HARRISBURG, Pa. (AP) — Republican state senators won a key vote early Saturday morning on a provision to allow private store sales of wine and liquor in Pennsylvania after GOP leaders spent hours through the night seeking enough support to break the state's Depression-era control of the goods.
Republican senators agreed to suspend a rule that otherwise stops debate at 11 p.m. after they were told that Senate Majority Leader Dominic Pileggi, R-Delaware, had finally secured the 26 votes necessary to pass an amendment to an underlying bill that lacked the support. Pileggi had worked for days to win over skeptical Republicans before Sunday night, when the state's fiscal year ends and lawmakers plan to leave Harrisburg until fall.
The 27-23 vote after 1:20 a.m. fell along party lines. The bill still needs full House and Senate approval to reach Gov. Tom Corbett's desk.
Republican senators were under pressure from Corbett, a Republican, to produce a bill to privatize liquor and wine sales, one of his top legislative priorities. But they were also driven by a desire to encourage House passage of a proposal to generate billions of dollars for transportation projects by increasing a wholesale tax on motor fuels.
The two issues are indirectly linked: Senate Republicans have made a transportation bill a top priority while House GOP leaders helped lead efforts to privatize the state-controlled liquor and wine system. The House passed a wine and liquor privatization bill in March that had little support in the Senate.
Sen. Don White, R-Indiana, said Friday night he and a couple other holdout Republican senators would grudgingly support Pileggi's amendment because it could compel the House to approve a transportation funding plan. The House of Representatives adjourned Friday without debating transportation funding legislation as Republican leaders sought to cobble together at least half of the caucus to join Democrats in supporting a bill.
By the time the Senate's debate began after midnight, the amendment had just been made public.
Pileggi called it "historic."
"We are on the verge of making important changes to our system that consumers have wanted for decades," Pileggi said.
The balance Pileggi had to strike included satisfying some senators that the state would get out of the alcohol business, but ensure that rural communities would continue to have access to wine and liquor and that some senators' hometown beer retailers and brewers would not be crushed by bigger, better capitalized chain businesses.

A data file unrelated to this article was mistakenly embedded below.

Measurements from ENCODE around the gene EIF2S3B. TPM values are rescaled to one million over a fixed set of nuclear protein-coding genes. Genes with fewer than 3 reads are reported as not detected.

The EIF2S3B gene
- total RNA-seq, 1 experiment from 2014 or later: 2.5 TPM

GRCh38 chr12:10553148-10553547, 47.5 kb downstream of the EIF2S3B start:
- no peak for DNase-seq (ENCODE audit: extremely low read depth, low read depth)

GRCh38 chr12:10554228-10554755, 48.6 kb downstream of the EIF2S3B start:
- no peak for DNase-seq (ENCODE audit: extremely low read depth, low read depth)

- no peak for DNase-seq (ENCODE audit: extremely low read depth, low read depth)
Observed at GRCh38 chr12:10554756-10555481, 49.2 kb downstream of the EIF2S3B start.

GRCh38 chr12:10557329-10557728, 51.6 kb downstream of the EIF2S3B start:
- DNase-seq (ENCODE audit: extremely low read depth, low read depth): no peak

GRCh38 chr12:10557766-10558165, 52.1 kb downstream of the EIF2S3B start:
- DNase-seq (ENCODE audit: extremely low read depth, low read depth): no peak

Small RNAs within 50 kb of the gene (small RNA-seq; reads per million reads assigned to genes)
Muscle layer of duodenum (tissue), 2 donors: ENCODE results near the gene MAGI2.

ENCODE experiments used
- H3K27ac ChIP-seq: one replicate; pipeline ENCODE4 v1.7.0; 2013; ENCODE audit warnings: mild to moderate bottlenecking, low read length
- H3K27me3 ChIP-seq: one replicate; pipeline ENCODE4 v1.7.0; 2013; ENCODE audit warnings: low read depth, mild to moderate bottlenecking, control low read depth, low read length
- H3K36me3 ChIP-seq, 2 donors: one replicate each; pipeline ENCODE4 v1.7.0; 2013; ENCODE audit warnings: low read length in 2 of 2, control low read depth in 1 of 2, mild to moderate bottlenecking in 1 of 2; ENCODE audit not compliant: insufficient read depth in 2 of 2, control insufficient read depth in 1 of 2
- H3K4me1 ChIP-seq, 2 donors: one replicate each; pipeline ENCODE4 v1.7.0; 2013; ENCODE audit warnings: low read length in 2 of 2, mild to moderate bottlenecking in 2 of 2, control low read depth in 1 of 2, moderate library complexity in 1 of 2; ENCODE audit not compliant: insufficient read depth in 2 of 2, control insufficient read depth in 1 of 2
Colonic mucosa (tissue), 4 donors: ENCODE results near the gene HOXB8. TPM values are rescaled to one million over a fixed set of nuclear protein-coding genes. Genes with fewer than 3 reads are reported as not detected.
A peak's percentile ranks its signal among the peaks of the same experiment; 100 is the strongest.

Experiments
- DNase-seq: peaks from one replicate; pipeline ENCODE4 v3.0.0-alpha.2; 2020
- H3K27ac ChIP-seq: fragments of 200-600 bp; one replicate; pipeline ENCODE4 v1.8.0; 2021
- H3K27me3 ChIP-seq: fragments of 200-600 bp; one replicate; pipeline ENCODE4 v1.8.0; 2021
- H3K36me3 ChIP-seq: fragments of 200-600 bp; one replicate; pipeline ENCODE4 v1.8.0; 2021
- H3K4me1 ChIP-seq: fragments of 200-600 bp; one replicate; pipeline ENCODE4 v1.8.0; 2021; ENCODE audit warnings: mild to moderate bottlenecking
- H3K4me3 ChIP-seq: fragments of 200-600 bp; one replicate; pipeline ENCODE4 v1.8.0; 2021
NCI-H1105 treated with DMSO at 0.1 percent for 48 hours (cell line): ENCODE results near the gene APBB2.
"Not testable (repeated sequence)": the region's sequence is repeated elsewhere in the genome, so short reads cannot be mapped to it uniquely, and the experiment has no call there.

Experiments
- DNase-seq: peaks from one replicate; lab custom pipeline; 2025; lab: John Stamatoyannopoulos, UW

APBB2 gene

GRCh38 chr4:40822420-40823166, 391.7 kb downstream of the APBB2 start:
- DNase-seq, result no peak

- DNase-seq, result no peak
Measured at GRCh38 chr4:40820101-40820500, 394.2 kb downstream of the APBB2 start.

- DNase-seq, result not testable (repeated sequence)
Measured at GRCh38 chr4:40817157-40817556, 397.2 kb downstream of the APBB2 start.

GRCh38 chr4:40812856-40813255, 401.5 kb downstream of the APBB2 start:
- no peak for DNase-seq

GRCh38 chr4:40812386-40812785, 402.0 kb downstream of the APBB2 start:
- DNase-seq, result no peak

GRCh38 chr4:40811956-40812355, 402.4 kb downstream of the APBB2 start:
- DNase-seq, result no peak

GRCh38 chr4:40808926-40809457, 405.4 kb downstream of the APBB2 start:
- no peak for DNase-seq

The state would continue to own the lucrative wholesale business of shipping wine and liquor, and rural areas would receive some assurance that their state-controlled wine and liquor stores will not close down without liquor control regulators ensuring that a viable private sector alternative exists.
The bill would allow the state's 1,100 retail beer distributors to buy permits to sell wine and liquor. Certain gas station food markets and grocery stores with beer licenses would be able to buy a permit to sell wine, but they would have to sell the alcoholic beverages from a separate section of the store and not from their aisles.
The bill is complicated and carries protections for beer distributors that buy a permit to sell wine or liquor. One such provision imposes a three-fourths-of-a-mile buffer preventing competitors inside of it from applying for an exemption from a restaurant-style seating requirement that they currently must obey.
"It really is quite frankly confusing and poorly constructed," said Sen. Jim Ferlo, D-Allegheny.
Democrats also criticized the late-night unveiling of the bill.
"Welcome to the new reform Senate," said Sen. Andrew Dinniman, D-Chester.
Republicans remained quiet while Democrats warned about the public health consequences, the loss of unionized state-store clerk jobs, the loss of revenue that helps pay for some core state programs and the damage to beer distributors and restaurants that cannot compete with new competitors.
Sen. Vincent Hughes, D-Philadelphia, said struggling communities would be further engulfed by addiction.
"Every one of these distressed communities is asking for fewer places where their ... constituents can purchase alcohol and all we do in this legislation is go against the will and the need of those folks," Hughes said. "We're breathing death into these neighborhoods with the proliferation of booze."
The bill also carried provisions to liberalize beer sales.
Bars and restaurants with beer licenses would be able to sell up to three six-packs, instead of just two currently. Meanwhile, beer distributors could sell six-packs, instead of just kegs and 24-pack cases.
It also would allow an annual tax credit for up to $200,000 in capital spending by in-state breweries and allow them to sell at farmers' markets.